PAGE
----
MANILA, Philippines (AP) — China’s coast guard forcibly seized floating debris that the Philippine navy was towing to its island in another confrontation in the disputed South China Sea, a Philippine military commander said Monday. The debris appeared to be from a Chinese rocket launch.
A Chinese vessel twice blocked a Philippine naval ship before seizing the wreckage it was towing off the Philippine-occupied island of Thitu on Sunday, Vice Admiral Alberto Carlos said on Monday. He said no one was injured in the incident.
It is the latest flare-up in long-running territorial disputes in the strategic waterway involving China, the Philippines, Vietnam, Malaysia, Brunei and Taiwan.
Chinese coast guard ships have in the past blocked Philippine supply boats delivering supplies to Philippine forces in disputed waters, but seizing items in the possession of another nation’s military was a more brazen act.
Carlos said Filipino sailors using a remote camera on Thitu Island spotted debris drifting in strong waves near a sandbar about 800 yards (540 meters) away. They set out on a boat, picked up the floating object and began towing it back to their island using a rope tied to their boat.
As the Filipino sailors were returning to their island, they “observed that a Chinese Coast Guard vessel with bow number 5203 was approaching their position and subsequently blocked their pre-set course twice,” Carlos said in a statement.
A Chinese coast guard vessel then deployed an inflatable boat with personnel who “forcibly picked up the said floating object by cutting the tow rope attached to” the rubber boat of the Filipino sailors. The Filipino sailors decided to return to their island, Carlos said, without elaborating on what happened.
May. Cherryl Tindog, spokeswoman for the military’s Western Command, said the floating metal object looked similar to a number of other pieces of Chinese missile debris recently found in Philippine waters. She added that the Filipino sailors did not fight the seizure.
“We practice maximum tolerance in such a situation,” Tindog told reporters. “Since it was an unidentified object and not a matter of life and death, our team just decided to go back.
Metal fragments from Chinese missile launches, some showing part of what appears to be a Chinese flag, have been found in Philippine waters on at least three other occasions.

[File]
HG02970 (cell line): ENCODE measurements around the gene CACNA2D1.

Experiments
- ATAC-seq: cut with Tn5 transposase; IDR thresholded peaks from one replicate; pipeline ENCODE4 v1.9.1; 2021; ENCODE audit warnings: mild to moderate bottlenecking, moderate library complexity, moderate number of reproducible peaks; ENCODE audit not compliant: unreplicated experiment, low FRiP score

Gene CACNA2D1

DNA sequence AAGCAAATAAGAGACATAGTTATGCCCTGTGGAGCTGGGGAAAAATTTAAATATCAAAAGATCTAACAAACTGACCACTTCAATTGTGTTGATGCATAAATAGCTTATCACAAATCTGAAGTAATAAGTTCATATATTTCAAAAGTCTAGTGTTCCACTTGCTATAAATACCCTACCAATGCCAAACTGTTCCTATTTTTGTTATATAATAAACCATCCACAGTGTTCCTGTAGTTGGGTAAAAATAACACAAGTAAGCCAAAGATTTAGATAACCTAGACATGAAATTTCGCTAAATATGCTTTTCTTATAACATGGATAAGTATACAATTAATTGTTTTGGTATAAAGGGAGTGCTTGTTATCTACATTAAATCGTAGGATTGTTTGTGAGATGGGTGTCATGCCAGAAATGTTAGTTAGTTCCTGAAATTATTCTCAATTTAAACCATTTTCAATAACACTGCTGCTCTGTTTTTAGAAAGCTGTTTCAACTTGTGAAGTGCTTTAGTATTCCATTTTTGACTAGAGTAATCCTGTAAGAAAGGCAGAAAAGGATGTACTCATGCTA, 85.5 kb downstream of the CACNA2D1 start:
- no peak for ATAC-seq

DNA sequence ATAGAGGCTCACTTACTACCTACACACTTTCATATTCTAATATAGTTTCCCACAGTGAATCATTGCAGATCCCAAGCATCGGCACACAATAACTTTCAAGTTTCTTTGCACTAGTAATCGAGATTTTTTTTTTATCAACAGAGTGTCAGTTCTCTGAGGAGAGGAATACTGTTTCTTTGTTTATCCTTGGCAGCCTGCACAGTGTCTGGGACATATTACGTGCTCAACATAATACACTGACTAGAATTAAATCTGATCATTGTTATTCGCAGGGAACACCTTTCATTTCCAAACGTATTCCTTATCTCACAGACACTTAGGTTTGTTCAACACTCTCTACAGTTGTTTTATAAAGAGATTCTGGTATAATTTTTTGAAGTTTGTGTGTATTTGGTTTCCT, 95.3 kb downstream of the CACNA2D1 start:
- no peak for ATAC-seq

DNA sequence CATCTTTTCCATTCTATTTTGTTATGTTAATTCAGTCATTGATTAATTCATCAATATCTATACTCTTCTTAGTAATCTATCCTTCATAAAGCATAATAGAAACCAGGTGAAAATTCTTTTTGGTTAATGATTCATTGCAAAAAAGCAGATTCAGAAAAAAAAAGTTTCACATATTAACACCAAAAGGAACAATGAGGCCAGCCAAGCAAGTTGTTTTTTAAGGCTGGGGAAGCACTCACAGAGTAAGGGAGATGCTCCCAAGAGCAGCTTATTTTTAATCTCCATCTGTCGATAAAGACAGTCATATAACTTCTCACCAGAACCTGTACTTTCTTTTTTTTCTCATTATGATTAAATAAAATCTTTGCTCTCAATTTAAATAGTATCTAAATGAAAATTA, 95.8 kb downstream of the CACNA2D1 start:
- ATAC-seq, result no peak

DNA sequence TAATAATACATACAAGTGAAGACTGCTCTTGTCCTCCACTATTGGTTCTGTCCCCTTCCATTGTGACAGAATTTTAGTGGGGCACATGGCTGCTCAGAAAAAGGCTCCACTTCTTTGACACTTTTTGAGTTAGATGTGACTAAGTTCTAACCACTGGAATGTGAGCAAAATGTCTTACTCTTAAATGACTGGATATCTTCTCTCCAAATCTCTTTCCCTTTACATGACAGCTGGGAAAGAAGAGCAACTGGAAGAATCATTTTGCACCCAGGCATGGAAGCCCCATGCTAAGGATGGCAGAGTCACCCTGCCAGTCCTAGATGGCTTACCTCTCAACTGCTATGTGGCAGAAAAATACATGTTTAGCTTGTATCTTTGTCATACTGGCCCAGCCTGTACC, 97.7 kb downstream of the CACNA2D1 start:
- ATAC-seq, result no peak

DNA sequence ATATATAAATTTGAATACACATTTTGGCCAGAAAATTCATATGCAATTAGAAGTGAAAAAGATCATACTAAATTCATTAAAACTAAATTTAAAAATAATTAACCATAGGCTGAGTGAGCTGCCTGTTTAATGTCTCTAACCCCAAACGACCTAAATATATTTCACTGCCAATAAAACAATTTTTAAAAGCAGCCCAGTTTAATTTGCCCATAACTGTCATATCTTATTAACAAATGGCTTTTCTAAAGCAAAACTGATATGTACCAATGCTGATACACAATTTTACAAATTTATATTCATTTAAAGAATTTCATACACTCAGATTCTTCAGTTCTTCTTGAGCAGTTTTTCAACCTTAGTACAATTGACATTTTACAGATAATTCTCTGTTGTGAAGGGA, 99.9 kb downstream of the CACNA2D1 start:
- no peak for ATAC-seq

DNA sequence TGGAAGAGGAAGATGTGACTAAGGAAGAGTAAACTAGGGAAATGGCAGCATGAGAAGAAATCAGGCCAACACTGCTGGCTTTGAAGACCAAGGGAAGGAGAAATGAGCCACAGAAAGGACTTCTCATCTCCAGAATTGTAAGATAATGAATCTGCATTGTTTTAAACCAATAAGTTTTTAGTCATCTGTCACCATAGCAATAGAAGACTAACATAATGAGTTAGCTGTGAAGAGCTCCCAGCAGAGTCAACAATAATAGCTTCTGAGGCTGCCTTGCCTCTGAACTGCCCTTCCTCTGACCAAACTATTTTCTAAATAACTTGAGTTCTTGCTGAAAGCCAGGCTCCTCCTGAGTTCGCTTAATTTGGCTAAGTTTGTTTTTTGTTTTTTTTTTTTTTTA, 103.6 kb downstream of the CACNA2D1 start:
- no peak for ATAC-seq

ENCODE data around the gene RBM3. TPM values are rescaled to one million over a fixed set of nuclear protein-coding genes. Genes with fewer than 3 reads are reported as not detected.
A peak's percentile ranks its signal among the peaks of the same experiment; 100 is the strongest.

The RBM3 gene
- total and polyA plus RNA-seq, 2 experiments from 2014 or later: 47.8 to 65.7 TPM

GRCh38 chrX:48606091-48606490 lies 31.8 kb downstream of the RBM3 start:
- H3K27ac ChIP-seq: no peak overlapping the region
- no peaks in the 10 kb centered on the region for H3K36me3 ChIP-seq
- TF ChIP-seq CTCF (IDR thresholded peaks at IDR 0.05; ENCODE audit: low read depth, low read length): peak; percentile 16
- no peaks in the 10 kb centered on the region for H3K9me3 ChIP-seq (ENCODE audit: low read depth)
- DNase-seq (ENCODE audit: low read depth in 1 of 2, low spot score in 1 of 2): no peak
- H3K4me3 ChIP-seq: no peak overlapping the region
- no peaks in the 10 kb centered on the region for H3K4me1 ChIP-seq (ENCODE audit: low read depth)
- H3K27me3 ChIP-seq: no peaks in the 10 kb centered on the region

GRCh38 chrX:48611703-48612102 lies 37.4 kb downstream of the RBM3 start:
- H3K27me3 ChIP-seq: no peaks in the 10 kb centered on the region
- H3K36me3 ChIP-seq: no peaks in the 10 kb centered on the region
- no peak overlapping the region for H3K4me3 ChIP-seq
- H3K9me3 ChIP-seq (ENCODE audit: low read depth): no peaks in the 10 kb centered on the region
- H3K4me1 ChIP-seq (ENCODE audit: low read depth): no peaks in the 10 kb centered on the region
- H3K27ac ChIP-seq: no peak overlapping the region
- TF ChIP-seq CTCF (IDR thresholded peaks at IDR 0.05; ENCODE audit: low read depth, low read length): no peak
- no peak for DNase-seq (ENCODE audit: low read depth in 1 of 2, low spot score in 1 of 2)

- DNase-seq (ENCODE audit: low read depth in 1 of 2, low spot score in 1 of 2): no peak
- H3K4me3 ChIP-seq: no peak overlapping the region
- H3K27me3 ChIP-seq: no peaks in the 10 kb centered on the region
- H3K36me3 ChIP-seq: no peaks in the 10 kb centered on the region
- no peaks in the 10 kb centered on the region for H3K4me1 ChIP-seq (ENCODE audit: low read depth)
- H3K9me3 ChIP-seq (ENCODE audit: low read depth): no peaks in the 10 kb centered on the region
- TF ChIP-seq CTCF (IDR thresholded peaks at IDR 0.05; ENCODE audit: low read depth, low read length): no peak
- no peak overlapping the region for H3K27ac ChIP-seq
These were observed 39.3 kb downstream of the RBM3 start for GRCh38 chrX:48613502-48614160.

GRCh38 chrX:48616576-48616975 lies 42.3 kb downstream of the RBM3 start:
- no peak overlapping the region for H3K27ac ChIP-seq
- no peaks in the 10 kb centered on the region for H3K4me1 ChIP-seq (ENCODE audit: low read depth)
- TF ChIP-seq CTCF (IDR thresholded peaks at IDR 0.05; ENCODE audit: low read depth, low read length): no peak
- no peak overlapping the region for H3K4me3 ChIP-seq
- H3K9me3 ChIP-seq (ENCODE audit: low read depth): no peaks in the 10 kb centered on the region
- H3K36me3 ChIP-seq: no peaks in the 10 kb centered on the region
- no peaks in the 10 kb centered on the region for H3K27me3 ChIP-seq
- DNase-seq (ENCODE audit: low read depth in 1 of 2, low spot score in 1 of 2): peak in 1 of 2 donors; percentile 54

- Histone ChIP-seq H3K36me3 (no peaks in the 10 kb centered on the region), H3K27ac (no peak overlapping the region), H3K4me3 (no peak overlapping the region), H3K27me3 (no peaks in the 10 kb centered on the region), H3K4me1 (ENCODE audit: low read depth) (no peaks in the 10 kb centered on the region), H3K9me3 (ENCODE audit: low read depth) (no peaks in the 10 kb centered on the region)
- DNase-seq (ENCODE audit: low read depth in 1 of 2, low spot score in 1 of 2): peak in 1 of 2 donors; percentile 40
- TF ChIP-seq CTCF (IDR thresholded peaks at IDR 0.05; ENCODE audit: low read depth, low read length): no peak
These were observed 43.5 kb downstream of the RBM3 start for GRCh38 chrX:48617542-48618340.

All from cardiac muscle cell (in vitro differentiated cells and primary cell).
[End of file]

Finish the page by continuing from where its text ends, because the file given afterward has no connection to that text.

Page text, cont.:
Rockets launched in recent months from the Wenchang Space Launch Center on China’s Hainan Island carried construction materials and supplies for China’s manned space station.
China has previously been criticized for allowing rocket stages to fall unchecked to Earth. The Philippine space agency earlier this month urged the Philippines to ratify UN treaties that provide a basis for compensation for other countries’ space debris damage, and NASA last year accused Beijing of “failing to meet responsible standards regarding its space debris” in parts of China the rocket landed in the Indian Ocean.
The Philippine government has filed multiple diplomatic protests against China over aggressive actions in the South China Sea, but did not immediately say what action it would take after Sunday’s incident. The Department of Foreign Affairs in Manila usually waited for an official investigative report before filing a protest.
Thitu Island, which Filipinos call Pag-asa, hosts a fishing community and Philippine forces and lies near Subi, one of seven contested reefs in the offshore area that China has turned into anti-missile islands, including three with airstrips that U.S. security officials say they now resemble military outposts.
The Philippines and other smaller claimant countries in the disputed region, backed by the United States and other Western countries, have strongly protested and raised concerns about China’s increasingly aggressive actions in the busy waterway.
U.S. Vice President Kamala Harris, who is visiting Manila, is scheduled to fly to the western province of Palawan, overlooking the South China Sea, on Tuesday to underscore U.S. support for the Philippines and renew the U.S. commitment to defend its longtime treaty ally should Philippine forces, ships and aircraft disputed waters come under attack.